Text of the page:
Biochar Carbon Removal: key insights into the most scalable and durable carbon removal solution available today
Biochar carbon removal (BCR) is a carbon dioxide removal approach based on incorporating biochar into stable matrices such as soil or construction materials. This approach is already widely available, currently accounting for over two thirds of durable carbon removal deliveries. In this presentation we will go through an overview of the voluntary carbon removal market and its trends, the key elements of BCR and the different stakeholders required to certify, verify and validate these projects to instill trust and transparency in the nascent carbon removal market.
Dr. Berta Moya
Carbon removal sourcing manager at Carbonfuture
Berta Moya is a biochemical and environmental engineer with a PhD in soil sciences and circular economy. She is passionate about climate change mitigation and creating value from waste, which led her to the biochar sector around five years ago. At Carbonfuture, she helps carbon removal project developers navigate certification processes and access the voluntary carbon market.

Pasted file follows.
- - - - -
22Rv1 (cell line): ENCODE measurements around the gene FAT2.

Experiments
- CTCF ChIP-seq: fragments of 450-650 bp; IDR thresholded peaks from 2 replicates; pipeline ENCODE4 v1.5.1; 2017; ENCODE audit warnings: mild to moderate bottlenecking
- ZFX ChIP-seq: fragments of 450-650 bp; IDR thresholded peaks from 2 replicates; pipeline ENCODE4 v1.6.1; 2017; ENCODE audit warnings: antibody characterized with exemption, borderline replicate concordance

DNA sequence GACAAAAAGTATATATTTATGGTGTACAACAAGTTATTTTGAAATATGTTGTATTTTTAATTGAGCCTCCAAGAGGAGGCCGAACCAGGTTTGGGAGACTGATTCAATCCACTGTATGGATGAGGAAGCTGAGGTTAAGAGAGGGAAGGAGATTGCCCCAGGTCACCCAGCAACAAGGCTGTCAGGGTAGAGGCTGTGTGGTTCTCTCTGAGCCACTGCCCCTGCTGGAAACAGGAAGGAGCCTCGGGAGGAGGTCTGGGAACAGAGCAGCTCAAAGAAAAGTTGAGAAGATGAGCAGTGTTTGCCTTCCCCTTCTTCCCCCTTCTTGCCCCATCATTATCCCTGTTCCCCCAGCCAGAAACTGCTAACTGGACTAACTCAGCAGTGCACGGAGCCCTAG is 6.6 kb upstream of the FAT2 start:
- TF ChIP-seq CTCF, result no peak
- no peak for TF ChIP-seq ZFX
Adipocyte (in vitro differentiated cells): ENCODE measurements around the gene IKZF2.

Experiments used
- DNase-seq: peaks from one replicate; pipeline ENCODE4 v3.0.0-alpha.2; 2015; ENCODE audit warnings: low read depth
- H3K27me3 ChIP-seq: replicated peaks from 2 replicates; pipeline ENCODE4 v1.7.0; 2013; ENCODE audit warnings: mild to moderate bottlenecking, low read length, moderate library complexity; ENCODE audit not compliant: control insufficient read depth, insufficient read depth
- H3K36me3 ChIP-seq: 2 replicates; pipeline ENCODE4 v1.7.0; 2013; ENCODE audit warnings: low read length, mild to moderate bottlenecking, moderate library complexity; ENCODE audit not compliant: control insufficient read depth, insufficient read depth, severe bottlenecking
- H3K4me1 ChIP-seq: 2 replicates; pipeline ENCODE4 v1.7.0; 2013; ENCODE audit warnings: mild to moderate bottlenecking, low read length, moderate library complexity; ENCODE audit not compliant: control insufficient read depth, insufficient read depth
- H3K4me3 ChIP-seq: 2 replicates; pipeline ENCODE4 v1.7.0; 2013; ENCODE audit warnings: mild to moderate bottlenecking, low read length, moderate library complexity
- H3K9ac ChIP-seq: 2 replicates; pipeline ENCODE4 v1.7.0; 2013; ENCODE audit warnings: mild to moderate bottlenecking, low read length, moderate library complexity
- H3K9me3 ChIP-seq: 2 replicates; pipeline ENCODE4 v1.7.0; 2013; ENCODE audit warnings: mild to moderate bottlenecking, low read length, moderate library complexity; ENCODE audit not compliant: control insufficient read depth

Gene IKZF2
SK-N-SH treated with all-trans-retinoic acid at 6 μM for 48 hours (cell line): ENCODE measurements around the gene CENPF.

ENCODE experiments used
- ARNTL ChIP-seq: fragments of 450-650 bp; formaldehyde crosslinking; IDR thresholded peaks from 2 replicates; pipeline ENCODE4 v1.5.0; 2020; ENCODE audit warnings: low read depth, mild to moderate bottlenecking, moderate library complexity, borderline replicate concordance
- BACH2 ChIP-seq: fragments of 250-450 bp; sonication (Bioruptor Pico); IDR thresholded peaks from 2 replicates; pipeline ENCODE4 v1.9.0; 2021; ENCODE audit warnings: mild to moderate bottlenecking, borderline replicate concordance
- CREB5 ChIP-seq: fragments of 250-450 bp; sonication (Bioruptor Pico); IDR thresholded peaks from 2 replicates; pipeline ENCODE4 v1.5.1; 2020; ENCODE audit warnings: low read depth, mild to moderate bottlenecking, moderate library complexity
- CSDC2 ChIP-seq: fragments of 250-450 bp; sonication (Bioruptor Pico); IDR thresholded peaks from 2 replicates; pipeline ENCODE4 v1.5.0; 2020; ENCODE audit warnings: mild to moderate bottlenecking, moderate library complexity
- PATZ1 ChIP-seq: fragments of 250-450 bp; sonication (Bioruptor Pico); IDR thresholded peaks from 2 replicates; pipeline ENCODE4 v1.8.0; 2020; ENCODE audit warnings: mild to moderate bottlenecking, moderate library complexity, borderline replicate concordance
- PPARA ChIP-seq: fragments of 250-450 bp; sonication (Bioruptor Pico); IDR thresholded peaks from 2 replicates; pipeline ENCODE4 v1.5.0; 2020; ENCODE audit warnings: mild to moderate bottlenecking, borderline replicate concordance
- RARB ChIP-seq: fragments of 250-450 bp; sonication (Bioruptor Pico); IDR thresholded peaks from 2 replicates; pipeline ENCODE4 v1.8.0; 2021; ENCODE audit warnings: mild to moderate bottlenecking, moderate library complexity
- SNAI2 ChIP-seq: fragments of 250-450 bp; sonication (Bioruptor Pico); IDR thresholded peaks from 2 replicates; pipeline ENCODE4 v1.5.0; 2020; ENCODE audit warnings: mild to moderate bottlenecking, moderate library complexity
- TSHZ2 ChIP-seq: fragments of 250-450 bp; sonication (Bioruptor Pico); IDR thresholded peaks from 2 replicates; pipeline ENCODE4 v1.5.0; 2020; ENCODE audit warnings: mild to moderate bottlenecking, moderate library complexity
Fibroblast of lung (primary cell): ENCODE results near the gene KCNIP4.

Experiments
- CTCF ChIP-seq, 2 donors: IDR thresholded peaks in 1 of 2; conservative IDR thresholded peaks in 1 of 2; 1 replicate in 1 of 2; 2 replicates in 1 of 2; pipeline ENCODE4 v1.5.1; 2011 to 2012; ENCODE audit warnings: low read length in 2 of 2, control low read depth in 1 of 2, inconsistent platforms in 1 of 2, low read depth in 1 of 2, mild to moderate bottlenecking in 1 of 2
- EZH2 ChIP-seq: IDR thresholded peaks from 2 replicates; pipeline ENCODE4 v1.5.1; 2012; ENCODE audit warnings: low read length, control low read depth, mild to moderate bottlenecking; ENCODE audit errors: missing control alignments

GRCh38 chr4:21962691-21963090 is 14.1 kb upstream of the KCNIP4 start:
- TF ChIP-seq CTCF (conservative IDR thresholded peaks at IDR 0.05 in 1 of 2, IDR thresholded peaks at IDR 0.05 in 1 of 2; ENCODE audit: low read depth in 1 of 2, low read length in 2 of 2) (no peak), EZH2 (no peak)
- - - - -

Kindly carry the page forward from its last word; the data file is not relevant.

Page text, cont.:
Pyrogenic Carbon Capture and Storage - Negative emissions made by plants and fire
Pyrogenic Carbon Capture and Storage or short "PyCCS", i.e. the production and application of biochar is negative emission technology based on carbon removal by plants, the transformation of labile biomass into recalcitrant form and its application in agriculture, construction materials or elsewhere - without burning it. This presentation will introduce the fundamentals of PyCCS (also referred to as BCR - biochar carbon removal), provide an overview on co-benefits of biochar application and outline its prospects and limits.
Dr. Nikolas Hagemann
Collaborator at Agroscope in the research group “Environmental analytical chemistry” and Research director at Ithaka Institute and Board member of the NGO German Biochar
Nikolas Hagemann is a geo-ecologist working on biochar for more than ten years. He studied and earned his PhD at the University of Tübingen on the interaction of biochar and nitrogen in soil and compost. Today, he is working on optimising biochar production and application in agriculture, biochar certification as a product and as a negative emissions. Also he is working on other negative emission technologies such as enhanced weathering.